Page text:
AT&T's top Washington exec, Jim Cicconi, takes strong issue with the FCC proposal to make third-party device and app developers self-certify adherence to cable-like data privacy rules as a quid pro quo for access to set-top data.
In a blog post scheduled to post Feb. 18, only hours before the FCC is to vote on FCC chairman Tom Wheeler's set-top proposal, Cicconi, citing B&C's story about that privacy element, said that it betrayed a double standard.
AT&T is a member of the Future of Television Coalition, comprising MVPDs, studios and others critical of the proposal.
He cited the FCC's open Internet rules, saying: "If the FCC cannot accept voluntary assurances on net neutrality principles, insisting it must have 'enforceable rules', then it should apply that argument consistently. It cannot get into the business of deciding whose voluntary assurances it will accept, and whose it will not."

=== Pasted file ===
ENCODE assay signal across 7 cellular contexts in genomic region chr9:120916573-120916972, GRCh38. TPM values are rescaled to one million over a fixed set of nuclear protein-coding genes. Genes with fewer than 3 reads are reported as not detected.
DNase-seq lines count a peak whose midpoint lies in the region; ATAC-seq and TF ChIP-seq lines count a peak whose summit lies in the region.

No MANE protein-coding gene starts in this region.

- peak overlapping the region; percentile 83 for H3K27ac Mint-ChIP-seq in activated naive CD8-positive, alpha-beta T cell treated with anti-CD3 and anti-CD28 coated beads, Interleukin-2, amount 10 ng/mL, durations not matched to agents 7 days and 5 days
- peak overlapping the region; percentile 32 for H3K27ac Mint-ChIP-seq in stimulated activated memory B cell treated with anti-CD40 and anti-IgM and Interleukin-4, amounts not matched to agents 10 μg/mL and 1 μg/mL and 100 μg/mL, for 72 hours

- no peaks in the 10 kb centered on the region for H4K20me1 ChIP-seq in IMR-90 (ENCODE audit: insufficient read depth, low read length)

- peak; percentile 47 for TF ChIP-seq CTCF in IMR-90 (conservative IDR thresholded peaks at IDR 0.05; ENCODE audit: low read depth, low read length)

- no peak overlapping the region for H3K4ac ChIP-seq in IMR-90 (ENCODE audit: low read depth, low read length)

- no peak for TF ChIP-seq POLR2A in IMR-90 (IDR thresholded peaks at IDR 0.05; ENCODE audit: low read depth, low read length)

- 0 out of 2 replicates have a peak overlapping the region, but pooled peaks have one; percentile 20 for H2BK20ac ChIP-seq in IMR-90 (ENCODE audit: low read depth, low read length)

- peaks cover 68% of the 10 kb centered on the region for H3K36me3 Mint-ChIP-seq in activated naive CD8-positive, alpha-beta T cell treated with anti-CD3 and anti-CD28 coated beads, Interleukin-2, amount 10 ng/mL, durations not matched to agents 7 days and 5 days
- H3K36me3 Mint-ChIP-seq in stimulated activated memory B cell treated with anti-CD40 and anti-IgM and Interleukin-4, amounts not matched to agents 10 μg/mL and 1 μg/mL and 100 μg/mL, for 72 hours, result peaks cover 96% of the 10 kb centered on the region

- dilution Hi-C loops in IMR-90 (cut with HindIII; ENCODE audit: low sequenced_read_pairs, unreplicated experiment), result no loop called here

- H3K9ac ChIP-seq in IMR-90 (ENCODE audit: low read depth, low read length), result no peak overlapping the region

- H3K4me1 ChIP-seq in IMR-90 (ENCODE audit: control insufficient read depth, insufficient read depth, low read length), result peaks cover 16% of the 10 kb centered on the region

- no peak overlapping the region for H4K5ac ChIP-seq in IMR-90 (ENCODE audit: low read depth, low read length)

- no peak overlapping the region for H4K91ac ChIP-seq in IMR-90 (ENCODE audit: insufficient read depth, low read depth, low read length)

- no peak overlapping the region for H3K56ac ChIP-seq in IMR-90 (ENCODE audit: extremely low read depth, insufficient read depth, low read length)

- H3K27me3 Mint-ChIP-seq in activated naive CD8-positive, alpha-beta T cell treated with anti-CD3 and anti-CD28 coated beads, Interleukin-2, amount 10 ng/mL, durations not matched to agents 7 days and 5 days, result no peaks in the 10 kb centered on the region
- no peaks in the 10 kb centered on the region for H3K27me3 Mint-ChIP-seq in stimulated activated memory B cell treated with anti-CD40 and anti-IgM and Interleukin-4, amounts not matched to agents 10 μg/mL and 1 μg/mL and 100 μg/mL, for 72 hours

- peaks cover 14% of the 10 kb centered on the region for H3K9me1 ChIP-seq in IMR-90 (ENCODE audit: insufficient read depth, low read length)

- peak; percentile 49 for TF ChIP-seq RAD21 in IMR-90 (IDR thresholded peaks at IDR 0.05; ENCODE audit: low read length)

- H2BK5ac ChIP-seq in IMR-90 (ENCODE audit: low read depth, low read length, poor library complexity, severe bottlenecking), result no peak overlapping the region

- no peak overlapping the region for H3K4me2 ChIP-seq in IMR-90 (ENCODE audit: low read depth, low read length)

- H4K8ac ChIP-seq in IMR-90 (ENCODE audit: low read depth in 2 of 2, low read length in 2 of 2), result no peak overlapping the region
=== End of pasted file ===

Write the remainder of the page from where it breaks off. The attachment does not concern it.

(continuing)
He said such voluntary assurances on privacy from, for instance, Google—a major backer of the proposal—are unenforceable. He said Google "harvests more personal and private information from American citizens than any other entity," and yet the chairman seems willing to accept those unenforceable assurances from Google "while insisting other companies [ISPs] cannot be trusted and can only be constrained by regulation."
He called such a double standard "blatant and unsupportable."
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Contributing editor John Eggerton has been an editor and/or writer on media regulation, legislation and policy for over four decades, including covering the FCC, FTC, Congress, the major media trade associations, and the federal courts. In addition to Multichannel News and Broadcasting + Cable, his work has appeared in Radio World, TV Technology, TV Fax, This Week in Consumer Electronics, Variety and the Encyclopedia Britannica.